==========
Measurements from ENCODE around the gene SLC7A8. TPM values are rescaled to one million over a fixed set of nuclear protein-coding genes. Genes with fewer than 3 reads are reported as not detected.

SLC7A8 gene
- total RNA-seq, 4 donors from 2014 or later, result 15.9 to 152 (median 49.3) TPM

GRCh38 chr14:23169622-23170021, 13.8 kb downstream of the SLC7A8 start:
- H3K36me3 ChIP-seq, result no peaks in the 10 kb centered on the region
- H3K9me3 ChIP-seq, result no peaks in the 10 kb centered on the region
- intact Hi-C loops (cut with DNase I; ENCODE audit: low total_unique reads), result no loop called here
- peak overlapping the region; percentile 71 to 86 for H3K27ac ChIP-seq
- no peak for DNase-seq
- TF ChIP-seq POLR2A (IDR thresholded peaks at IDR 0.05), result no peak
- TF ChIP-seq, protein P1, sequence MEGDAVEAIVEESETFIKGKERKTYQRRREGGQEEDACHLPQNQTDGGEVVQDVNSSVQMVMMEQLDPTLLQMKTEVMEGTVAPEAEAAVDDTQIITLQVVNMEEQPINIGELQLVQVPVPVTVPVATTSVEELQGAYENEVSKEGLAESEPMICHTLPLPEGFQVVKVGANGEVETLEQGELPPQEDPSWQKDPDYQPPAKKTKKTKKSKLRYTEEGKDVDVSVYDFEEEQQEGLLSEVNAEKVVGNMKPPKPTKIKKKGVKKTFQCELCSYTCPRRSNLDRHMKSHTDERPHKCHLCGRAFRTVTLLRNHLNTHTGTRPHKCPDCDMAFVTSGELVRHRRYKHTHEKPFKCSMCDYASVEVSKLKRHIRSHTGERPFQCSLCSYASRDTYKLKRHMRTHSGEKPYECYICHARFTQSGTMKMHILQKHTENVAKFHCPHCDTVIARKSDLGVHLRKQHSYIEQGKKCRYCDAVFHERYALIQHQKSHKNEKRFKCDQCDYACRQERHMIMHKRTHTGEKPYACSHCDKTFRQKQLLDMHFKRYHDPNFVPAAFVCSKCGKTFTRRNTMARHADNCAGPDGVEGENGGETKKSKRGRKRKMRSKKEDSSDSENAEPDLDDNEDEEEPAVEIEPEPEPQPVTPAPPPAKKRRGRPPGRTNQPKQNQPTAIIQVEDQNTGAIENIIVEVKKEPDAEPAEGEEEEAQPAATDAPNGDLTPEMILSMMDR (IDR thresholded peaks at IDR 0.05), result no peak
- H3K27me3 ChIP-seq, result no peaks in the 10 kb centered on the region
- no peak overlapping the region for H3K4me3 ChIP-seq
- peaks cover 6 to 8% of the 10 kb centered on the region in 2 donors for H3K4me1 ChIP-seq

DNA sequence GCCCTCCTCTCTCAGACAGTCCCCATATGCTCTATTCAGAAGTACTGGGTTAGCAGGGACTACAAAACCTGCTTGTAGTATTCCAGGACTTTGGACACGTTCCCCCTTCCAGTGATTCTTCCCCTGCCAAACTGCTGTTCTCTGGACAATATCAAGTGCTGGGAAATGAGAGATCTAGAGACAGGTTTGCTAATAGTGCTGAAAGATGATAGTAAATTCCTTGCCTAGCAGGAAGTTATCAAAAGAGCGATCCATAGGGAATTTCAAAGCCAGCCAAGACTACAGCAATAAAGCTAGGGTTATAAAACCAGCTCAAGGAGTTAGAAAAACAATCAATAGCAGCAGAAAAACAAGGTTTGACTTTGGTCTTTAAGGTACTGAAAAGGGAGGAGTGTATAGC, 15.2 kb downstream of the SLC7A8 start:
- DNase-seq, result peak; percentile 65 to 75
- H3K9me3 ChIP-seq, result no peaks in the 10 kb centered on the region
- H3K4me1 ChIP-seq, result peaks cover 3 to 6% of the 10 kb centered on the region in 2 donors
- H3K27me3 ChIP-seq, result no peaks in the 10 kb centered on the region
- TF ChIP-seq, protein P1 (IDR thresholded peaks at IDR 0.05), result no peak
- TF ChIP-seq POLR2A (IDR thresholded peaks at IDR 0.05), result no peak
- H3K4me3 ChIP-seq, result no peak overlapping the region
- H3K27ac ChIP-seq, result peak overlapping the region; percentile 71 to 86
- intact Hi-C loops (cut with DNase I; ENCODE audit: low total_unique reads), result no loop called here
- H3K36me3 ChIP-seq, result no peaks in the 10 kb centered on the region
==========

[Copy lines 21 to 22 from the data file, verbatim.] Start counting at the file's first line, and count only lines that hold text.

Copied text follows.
- TF ChIP-seq POLR2A (IDR thresholded peaks at IDR 0.05), result no peak
- H3K4me3 ChIP-seq, result no peak overlapping the region